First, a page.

by Craig Arquette
Homeowners should visually inspect their fuel oil tanks every three months. The following is a homeowner's self inspection checklist to determine if there's a problem with their heating oil tank. If you answer YES to any of these questions, you should call the St. Regis Mohawk Tribe's Environment office, or your fuel oil dealer for assistance.
- Are the tank legs unstable or on a shaky foundation?
- Are there any signs of rust, wet spots, or excessive dents on the tanks surface?
- Are there any drips or signs of leakage around the filter or valves?
- Do the oil lines between the tank and the furnace run either under concrete or aboveground without being encased in a protective tubing?
- Is there danger of snow or ice falling on the tank?
- Is the tank vent clogged or restricted because of ice, snow, insect nests? (Screened vents can be used to prevent insect nest problems.)
- Is the overfill whistle silent when the tank is being filled? (Ask your delivery person.)
- Are there signs of spills around the fill pipe or the vent pipe? (Ask your delivery person.)
- Is the fuel-level gauge cracked, stuck, frozen, or are there signs of oil around it?
- Are the filler and vent lines made out of plastic instead of black or galvanized iron? Some plastic lines can shatter or break in extremely cold weather.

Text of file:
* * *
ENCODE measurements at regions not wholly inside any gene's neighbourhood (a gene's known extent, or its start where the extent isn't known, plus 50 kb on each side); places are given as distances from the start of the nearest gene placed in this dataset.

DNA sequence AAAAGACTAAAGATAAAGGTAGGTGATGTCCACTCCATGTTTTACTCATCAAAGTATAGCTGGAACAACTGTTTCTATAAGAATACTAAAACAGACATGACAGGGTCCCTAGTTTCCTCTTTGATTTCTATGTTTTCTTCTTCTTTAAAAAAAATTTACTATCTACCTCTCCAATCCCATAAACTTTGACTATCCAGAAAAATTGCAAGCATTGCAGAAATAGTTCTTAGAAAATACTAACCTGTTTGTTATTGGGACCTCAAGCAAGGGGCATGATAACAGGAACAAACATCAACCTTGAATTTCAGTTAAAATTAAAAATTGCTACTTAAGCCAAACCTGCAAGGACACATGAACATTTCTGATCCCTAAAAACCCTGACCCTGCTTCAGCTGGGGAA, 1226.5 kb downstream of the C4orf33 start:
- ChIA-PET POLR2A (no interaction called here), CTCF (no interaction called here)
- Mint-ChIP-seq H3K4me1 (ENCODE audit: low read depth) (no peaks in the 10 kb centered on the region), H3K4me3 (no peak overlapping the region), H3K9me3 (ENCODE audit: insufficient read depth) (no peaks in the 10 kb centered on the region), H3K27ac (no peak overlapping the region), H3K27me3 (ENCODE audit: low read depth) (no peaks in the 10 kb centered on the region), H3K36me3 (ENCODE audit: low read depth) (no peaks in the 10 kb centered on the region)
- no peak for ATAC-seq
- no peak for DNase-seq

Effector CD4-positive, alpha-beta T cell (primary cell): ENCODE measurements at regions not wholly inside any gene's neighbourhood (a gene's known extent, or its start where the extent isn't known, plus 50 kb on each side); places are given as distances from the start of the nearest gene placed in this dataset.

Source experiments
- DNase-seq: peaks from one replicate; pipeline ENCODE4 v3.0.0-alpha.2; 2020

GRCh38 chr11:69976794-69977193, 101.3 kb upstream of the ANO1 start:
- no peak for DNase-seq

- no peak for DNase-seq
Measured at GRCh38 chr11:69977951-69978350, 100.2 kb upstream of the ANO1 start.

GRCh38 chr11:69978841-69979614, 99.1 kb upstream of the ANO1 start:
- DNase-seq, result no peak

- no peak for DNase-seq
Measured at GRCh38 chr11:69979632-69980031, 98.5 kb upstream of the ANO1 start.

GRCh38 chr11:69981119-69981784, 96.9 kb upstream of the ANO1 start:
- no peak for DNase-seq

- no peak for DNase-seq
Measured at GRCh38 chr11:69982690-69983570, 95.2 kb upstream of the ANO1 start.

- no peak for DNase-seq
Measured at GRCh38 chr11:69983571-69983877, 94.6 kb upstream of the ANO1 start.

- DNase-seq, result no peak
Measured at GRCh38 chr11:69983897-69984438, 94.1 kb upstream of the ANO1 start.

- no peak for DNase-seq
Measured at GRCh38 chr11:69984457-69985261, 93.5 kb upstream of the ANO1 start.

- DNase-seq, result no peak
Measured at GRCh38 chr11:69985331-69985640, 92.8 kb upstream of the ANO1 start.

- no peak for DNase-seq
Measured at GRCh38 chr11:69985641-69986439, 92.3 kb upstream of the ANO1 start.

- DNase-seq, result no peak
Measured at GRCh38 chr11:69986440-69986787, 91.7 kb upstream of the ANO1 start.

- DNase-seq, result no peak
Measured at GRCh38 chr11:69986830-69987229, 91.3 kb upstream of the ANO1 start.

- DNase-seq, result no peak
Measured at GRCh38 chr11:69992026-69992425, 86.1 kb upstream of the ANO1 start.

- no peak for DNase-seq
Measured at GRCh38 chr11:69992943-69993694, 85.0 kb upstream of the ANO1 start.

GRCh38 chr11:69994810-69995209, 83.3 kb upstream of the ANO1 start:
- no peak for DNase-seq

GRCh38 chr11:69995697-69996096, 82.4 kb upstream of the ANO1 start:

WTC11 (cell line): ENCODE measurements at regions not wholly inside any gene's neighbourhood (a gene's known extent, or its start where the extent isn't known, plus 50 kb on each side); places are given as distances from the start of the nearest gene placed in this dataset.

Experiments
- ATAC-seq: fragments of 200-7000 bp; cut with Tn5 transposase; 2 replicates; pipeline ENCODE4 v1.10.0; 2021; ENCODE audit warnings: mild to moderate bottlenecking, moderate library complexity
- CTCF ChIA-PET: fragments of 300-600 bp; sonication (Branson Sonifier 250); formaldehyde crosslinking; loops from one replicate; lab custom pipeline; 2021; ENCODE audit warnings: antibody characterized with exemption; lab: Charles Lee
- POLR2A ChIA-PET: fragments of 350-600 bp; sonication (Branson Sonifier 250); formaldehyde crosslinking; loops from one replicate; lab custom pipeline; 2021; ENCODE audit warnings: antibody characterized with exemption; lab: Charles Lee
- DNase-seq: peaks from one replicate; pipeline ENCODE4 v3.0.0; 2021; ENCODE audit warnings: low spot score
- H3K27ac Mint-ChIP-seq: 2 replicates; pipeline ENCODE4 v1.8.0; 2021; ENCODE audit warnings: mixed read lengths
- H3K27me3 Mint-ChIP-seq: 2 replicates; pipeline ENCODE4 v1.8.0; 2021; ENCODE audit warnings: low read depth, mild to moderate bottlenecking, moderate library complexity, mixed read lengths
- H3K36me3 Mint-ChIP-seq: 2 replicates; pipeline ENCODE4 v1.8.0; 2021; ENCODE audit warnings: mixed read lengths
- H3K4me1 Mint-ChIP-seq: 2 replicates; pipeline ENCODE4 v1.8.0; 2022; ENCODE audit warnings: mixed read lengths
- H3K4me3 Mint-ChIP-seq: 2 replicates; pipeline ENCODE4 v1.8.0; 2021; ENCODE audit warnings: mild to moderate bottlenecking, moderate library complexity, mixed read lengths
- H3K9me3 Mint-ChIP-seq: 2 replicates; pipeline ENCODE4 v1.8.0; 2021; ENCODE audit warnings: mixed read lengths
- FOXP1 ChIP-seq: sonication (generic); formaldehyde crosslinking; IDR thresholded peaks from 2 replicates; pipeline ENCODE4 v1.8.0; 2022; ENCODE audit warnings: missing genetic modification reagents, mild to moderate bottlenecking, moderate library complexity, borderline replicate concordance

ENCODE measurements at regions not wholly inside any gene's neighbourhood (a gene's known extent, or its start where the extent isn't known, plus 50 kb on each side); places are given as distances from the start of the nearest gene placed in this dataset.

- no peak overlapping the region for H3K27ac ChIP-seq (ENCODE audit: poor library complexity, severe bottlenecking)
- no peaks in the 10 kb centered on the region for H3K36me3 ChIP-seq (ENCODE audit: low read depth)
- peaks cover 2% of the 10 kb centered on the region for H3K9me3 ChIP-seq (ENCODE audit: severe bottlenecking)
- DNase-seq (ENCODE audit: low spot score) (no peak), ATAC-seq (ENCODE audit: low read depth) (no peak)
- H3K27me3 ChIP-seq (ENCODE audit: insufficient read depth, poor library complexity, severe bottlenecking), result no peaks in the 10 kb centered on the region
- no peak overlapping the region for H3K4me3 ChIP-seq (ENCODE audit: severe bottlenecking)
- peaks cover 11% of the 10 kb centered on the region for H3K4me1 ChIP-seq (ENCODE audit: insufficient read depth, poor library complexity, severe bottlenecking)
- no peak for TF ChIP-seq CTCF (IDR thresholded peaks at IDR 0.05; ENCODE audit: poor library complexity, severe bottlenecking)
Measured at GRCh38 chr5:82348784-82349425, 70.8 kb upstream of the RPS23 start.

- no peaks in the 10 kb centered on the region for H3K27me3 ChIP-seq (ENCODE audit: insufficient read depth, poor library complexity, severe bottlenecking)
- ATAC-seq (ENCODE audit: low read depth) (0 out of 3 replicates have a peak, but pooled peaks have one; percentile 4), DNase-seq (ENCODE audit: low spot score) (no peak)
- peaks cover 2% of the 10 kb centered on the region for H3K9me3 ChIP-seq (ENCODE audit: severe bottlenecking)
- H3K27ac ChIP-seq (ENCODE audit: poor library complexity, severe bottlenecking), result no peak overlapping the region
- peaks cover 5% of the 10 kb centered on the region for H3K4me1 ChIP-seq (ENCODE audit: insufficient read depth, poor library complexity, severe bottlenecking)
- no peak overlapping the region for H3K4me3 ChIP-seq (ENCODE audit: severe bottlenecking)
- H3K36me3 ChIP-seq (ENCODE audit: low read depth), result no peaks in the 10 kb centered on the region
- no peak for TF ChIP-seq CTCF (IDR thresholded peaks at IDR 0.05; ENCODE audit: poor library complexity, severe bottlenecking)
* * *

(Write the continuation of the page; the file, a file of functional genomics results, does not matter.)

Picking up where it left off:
- Is the inside diameter of the fill pipe less then 2"?
- Is the inside diameter of the vent pipe less then 1½"?
- Are you using more oil than normal?
- Is the vent pipe missing or not connected to the tank?
- Can you smell fuel odors long after a delivery is made?
Make sure your fuel delivery person knows where your fuel intake pipe is located. If there are any pipes leading into the basement that serve no purpose, they should be removed immediately. This should prevent the delivery person from accidentally filling your basement with fuel oil. Tanks that are stored outside should be kept at least three quarters full during the summer. This will prevent water from entering the tank through condensation. This will minimize corrosion from the inside of the tank.
Accidents will happen, despite your best efforts to prevent them. In the event of a spill at your residence, you should notify the Environment office. The Environment office has equipment to control a spill. The main priority in the cleanup of a spill is to contain it. This will help minimize the impact of the spill to the environment and to your neighbors.